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Royal treatment at American castles

Winchester Mystery House

They have no turrets or moats, no drawbridges, armories or throne rooms. But across the country, majestic homes of enormous size and peculiar beauty are the American versions of castles.

Unlike their European counterparts, which came about in the Middle Ages, many of America’s castles are testaments to the wealth and innovation that grew from the Industrial Revolution of the 19th century. Several belonged to the wealthiest families of the day — Vanderbilts, du Ponts, Rockefellers, Carnegies — who built winter homes and summer cottages with size and luxury that remain extraordinary even today.

Thankfully, many of the grand homes of the age have been passed down or handed over to preservation institutions, and visitors can now walk through and experience touches of their incredible wealth and monumental architecture.

Along the way, groups that tour America’s castles will learn about the interesting and eccentric characters that created them.

Winchester Mystery House
San Jose, Calif.
One of America’s most imaginative and eclectic mansions, the Winchester Mystery House also comes with one of the strangest stories in the American West.

“The Winchester Mystery House was the house of the Winchester rifle heiress, Sarah Winchester,” said general manager Shozo Kagoshima. “She was advised that the death of her husband and daughter were because of all the people killed by Winchester rifles. She was told that the only way to appease the spirits was to start building this house and never stop.”

And so in 1884, Winchester purchased an eight-room farmhouse in San Jose and began building. During the 38 years that followed, she had crews of up to 18 carpenters working around the clock on building addition after addition onto the house.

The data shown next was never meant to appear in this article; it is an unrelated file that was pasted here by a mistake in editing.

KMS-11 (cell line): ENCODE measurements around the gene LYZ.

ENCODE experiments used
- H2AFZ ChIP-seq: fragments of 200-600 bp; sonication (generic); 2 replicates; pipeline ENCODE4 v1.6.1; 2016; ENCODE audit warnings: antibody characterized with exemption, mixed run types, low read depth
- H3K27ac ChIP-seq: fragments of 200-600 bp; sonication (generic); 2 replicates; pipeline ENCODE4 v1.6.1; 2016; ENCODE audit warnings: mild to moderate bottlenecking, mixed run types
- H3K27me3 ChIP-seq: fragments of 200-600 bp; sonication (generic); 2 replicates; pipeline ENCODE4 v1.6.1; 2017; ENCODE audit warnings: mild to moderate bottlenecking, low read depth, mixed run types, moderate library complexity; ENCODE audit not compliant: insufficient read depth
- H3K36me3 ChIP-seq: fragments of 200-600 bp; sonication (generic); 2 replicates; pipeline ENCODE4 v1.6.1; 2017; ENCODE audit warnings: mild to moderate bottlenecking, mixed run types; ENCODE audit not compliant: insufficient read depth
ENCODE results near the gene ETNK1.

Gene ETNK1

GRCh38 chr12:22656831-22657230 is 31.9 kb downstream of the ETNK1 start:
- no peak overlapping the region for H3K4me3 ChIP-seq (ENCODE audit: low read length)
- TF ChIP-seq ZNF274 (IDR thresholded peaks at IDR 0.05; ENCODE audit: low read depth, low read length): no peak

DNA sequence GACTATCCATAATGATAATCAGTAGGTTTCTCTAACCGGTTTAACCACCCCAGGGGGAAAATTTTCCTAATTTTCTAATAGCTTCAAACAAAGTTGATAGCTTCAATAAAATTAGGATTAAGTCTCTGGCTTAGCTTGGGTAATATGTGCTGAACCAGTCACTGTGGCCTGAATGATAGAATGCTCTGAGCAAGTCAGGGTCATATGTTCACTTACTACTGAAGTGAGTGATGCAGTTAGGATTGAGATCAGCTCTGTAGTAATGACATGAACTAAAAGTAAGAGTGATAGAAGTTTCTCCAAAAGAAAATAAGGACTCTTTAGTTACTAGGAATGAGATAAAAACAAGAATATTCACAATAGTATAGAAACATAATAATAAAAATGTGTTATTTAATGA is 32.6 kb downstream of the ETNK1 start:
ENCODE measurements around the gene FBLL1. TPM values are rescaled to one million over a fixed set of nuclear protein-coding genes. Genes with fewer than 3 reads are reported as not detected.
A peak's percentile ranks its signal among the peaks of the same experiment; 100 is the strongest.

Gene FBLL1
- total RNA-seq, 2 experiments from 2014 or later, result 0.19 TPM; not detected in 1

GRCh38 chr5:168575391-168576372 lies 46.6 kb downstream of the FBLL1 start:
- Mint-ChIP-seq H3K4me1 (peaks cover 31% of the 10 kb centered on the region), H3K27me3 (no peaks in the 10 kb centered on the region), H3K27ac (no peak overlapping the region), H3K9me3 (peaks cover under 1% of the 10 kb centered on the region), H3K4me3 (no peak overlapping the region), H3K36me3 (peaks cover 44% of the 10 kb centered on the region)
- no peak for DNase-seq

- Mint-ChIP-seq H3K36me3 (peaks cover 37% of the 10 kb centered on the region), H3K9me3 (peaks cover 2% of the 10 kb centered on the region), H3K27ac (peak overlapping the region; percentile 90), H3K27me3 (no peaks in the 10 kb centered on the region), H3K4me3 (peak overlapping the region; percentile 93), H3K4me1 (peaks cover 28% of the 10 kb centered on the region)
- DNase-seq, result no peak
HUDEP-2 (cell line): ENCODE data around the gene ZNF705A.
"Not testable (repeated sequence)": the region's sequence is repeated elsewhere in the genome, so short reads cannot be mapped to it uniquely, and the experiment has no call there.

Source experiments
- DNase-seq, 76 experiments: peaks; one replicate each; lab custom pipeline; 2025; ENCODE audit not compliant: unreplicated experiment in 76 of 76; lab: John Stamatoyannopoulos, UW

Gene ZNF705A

By the time she died in 1922, the house contained 160 rooms, including some 40 bedrooms, 13 bathrooms, six kitchens and two ballrooms. Winchester used no master plan, and no blueprint of the mansion exists.

Today, the mansion is privately owned and open to the public for tours. During an hourlong visit, groups see 110 of the rooms, which feature period art and furnishings. They’ll also see some mystifying architectural elements.

“There are doors and windows that open onto walls, staircases that go up to ceilings and doors that open to 10-foot drop-offs,” Kagoshima said.

“There are two theories about these things: One says that she was trying to confuse the evil spirits. The other says that after 38 years of construction, she never bothered to go back and alter some of those details.”

Vanderbilt Mansion
National Historic Site

Hyde Park, N.Y.
The Vanderbilt family built some of the most magnificent homes in the country, and one of their vacation homes, on the banks of the Hudson River, is now preserved as the Vanderbilt Mansion National Historic Site.

“It’s a mansion from 1898, and it’s on a 211-acre estate that overlooks the Hudson River,” said supervisory park ranger Allan Dailey. “It’s still largely intact to its original appearance, and it’s fully furnished as it was when the family was here. It was their spring and fall entertaining home — they would have referred to it as their country place.”

The 54-room Beaux Arts mansion is the smallest of the Vanderbilt homes but boasts numerous international artistic touches. Mrs. Vanderbilt’s bedroom was inspired by Marie Antoinette’s bedroom at the castle in Versailles, France; the dining room has a ceiling from a 16th-century Italian villa.

Guests who visit the home can also tour the grounds of the estate, with some of the oldest continuously maintained gardens and landscapes in the country. For more insight, groups can take a behind-the-scenes tour, which includes the servants’ quarters and an introduction to this period in American history.

“We use the house as a stage to talk about the social and economic changes in the country at that time,” Dailey said. “We’re talking about the rise of America as an economic superpower, about the railroads and how this came about at a time with small government, little regulation and little taxation.”

Brian Jewell

Brian Jewell is the executive editor of The Group Travel Leader. In more than a decade of travel journalism he has visited 48 states and 25 foreign countries.